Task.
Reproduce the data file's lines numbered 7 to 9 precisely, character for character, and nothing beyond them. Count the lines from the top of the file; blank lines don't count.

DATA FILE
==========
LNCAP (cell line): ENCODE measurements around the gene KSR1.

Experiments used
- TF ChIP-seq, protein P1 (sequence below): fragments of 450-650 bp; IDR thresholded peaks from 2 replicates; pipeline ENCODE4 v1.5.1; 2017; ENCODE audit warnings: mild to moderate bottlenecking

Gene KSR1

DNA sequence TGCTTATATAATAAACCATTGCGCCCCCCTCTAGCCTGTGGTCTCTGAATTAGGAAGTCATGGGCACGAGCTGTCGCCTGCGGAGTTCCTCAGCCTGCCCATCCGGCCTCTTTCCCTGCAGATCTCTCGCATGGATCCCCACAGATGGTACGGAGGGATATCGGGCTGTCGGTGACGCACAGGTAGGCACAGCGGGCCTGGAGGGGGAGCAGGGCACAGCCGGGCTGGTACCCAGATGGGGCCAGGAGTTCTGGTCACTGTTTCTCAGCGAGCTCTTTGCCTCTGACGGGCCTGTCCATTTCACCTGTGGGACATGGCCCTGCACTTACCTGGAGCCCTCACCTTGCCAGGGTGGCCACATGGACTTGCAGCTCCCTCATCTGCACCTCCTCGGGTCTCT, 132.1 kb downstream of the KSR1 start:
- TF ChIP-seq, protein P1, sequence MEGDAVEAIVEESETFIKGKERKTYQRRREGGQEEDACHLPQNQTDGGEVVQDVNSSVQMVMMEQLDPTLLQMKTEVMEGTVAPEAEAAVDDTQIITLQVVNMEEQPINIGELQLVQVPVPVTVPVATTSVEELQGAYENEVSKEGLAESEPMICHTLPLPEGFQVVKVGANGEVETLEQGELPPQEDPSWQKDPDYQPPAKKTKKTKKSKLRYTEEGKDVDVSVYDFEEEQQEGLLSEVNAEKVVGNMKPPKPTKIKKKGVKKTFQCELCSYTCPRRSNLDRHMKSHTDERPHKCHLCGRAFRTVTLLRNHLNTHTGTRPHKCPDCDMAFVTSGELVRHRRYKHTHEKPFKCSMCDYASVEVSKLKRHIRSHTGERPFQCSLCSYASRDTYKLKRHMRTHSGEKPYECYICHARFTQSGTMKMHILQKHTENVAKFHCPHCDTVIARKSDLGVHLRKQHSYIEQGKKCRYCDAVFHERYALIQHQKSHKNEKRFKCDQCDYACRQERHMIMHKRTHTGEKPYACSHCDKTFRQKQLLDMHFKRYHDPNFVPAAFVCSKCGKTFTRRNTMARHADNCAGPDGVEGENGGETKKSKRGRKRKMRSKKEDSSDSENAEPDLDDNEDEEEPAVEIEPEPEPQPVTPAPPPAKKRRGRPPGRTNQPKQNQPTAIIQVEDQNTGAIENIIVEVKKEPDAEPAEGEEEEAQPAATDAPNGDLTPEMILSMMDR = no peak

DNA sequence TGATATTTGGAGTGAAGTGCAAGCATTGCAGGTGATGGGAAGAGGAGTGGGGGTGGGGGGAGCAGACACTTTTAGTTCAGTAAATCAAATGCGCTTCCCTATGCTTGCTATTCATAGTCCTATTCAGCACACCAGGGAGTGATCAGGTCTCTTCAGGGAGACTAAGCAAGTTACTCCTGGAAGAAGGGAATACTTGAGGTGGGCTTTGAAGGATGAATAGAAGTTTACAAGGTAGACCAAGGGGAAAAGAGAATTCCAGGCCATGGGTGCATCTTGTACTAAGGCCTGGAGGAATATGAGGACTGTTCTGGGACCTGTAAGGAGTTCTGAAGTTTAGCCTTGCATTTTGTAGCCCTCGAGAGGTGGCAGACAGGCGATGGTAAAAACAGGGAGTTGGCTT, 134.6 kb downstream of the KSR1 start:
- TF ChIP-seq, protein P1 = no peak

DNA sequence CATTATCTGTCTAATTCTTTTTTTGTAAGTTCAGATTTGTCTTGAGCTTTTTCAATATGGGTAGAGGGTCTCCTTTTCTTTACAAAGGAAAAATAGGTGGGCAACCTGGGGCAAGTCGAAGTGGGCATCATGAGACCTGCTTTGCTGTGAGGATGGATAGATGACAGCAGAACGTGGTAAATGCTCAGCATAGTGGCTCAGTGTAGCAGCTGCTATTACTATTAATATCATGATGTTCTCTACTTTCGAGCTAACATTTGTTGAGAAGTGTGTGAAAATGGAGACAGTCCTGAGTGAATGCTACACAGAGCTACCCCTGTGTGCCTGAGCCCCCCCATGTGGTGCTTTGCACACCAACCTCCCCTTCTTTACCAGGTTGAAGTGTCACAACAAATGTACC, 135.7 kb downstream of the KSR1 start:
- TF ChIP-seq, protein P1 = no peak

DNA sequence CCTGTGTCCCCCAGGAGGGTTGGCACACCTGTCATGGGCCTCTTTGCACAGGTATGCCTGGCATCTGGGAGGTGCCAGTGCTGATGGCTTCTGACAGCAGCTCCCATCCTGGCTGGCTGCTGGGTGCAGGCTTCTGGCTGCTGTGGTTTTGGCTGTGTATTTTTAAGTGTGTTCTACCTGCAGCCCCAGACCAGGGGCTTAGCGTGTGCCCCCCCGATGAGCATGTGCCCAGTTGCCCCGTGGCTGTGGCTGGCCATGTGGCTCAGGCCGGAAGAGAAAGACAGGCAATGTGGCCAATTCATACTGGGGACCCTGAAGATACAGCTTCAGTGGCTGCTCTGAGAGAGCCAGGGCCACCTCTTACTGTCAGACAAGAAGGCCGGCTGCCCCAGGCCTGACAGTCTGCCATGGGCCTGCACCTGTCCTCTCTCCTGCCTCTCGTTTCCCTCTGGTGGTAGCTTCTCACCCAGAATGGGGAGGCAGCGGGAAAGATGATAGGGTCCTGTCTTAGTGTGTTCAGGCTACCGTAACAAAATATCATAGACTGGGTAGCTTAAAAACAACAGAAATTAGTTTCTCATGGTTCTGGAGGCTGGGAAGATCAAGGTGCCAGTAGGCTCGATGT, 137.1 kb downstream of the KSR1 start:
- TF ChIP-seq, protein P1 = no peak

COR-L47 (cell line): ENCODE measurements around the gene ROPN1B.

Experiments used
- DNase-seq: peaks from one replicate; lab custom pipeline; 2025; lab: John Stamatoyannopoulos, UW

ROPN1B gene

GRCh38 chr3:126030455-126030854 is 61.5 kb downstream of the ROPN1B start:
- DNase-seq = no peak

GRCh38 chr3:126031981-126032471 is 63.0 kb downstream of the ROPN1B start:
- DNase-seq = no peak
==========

DNA sequence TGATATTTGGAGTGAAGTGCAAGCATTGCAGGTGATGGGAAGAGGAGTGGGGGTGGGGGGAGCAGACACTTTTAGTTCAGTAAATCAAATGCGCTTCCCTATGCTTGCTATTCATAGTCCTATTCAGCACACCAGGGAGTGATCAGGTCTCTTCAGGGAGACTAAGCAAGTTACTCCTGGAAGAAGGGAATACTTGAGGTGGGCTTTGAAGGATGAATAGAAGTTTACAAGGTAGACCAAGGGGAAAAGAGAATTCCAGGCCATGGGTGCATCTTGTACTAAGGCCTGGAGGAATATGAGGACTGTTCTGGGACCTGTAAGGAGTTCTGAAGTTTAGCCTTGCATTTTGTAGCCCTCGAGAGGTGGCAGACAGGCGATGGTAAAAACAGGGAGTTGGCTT, 134.6 kb downstream of the KSR1 start:
- TF ChIP-seq, protein P1 = no peak

DNA sequence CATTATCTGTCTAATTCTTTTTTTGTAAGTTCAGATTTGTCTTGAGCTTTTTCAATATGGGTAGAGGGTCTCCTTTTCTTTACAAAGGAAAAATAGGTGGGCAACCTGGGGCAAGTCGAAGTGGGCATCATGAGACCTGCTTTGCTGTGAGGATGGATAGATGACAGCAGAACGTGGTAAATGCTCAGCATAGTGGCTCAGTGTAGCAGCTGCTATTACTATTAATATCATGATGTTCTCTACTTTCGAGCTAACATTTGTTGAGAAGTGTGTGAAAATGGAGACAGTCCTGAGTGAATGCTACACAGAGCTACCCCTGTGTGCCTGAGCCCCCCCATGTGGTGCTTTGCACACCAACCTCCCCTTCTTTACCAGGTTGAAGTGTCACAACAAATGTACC, 135.7 kb downstream of the KSR1 start: